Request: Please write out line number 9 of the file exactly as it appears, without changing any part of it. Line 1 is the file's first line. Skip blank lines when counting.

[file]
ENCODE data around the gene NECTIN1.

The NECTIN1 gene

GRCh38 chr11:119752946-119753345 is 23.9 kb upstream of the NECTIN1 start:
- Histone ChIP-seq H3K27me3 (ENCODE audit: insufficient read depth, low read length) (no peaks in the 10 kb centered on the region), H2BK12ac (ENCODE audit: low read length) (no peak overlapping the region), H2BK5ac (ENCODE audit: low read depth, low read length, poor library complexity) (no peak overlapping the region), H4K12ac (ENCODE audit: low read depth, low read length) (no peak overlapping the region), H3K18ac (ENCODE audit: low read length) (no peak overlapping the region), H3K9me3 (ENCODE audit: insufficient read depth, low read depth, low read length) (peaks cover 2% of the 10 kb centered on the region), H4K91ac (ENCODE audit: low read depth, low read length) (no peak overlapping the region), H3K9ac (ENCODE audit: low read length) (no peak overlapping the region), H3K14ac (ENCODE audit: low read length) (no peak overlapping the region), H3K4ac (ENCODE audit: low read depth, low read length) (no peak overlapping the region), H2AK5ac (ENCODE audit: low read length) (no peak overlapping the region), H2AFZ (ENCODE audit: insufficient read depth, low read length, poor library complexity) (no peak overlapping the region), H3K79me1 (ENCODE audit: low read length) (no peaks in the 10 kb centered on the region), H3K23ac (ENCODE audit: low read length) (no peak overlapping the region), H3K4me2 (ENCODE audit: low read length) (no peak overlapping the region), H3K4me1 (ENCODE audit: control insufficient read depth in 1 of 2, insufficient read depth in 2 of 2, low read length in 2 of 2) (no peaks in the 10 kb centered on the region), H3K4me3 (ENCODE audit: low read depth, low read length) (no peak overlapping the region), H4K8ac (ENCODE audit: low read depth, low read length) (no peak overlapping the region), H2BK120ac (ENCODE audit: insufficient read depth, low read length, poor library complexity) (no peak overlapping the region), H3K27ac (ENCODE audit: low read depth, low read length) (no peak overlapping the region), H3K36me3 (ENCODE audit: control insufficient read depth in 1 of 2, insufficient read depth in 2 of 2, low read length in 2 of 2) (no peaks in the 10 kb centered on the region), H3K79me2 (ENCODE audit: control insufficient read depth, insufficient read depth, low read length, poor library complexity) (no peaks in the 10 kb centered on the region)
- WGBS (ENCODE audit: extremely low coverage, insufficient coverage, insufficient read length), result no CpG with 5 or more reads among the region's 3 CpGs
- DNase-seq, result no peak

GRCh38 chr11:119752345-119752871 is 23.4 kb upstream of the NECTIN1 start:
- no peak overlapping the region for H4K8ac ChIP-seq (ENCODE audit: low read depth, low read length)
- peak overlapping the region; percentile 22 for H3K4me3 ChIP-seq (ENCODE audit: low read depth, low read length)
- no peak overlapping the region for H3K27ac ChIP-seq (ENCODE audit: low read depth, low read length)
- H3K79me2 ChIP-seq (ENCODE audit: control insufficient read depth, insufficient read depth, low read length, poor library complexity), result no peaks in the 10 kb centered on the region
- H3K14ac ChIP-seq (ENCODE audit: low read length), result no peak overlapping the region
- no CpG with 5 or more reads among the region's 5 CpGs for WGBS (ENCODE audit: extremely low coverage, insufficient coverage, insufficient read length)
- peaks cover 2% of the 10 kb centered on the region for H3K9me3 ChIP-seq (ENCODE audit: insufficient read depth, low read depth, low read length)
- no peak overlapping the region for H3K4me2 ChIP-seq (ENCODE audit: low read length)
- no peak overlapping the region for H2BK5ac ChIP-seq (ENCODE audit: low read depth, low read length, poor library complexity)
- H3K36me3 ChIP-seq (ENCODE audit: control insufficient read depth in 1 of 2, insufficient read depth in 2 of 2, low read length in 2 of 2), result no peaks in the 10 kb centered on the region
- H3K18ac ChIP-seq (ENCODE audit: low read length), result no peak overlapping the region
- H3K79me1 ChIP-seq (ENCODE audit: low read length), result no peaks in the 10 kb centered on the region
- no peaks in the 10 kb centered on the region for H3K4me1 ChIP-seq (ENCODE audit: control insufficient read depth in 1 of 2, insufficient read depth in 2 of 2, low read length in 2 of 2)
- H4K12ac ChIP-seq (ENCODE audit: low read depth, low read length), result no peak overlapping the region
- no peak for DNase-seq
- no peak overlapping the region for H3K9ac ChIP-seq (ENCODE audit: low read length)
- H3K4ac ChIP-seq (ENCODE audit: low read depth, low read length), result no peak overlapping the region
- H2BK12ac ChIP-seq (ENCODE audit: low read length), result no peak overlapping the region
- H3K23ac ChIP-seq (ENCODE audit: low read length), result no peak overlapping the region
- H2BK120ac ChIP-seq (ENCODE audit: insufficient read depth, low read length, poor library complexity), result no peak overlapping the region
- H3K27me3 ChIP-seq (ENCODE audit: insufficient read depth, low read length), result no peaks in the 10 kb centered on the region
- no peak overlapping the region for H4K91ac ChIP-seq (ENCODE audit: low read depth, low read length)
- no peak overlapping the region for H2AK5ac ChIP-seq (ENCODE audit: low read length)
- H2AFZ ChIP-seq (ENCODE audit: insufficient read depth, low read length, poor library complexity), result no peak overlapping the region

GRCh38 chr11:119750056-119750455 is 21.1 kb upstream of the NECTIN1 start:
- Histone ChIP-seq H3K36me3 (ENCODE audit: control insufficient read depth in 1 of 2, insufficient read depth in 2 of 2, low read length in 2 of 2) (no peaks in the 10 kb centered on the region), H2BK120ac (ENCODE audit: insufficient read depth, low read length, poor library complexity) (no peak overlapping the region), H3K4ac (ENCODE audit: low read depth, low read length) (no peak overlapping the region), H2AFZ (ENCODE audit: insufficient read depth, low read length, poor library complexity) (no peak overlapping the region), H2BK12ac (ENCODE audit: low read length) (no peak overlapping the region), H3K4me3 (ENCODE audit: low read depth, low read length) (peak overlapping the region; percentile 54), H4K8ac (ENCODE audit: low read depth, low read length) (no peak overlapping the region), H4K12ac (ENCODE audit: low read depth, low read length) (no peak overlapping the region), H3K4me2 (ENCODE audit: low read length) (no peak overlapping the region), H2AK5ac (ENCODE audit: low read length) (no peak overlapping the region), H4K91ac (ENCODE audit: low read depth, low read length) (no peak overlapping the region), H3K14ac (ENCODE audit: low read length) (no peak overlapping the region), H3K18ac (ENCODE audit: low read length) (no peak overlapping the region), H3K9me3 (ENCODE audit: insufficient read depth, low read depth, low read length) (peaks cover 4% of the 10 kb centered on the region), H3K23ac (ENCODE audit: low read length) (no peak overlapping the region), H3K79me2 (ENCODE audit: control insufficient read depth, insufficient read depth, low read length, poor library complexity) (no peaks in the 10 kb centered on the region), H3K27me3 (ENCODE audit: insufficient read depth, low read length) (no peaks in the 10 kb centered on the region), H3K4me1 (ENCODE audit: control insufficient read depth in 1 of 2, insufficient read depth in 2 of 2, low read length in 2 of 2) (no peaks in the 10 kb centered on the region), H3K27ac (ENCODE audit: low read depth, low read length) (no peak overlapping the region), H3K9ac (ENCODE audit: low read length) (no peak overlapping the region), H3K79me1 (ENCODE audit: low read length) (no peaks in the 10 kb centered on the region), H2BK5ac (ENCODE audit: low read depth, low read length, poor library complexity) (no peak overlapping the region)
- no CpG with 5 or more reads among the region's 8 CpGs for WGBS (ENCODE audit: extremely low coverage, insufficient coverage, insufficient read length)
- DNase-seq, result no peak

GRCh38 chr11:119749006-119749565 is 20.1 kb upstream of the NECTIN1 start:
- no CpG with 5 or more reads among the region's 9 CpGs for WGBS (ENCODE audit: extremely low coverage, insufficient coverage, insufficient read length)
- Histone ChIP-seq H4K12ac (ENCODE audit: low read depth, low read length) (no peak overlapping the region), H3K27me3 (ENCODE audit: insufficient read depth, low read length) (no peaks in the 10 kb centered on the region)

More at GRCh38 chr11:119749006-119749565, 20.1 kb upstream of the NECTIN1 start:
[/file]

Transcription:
- peak overlapping the region; percentile 22 for H3K4me3 ChIP-seq (ENCODE audit: low read depth, low read length)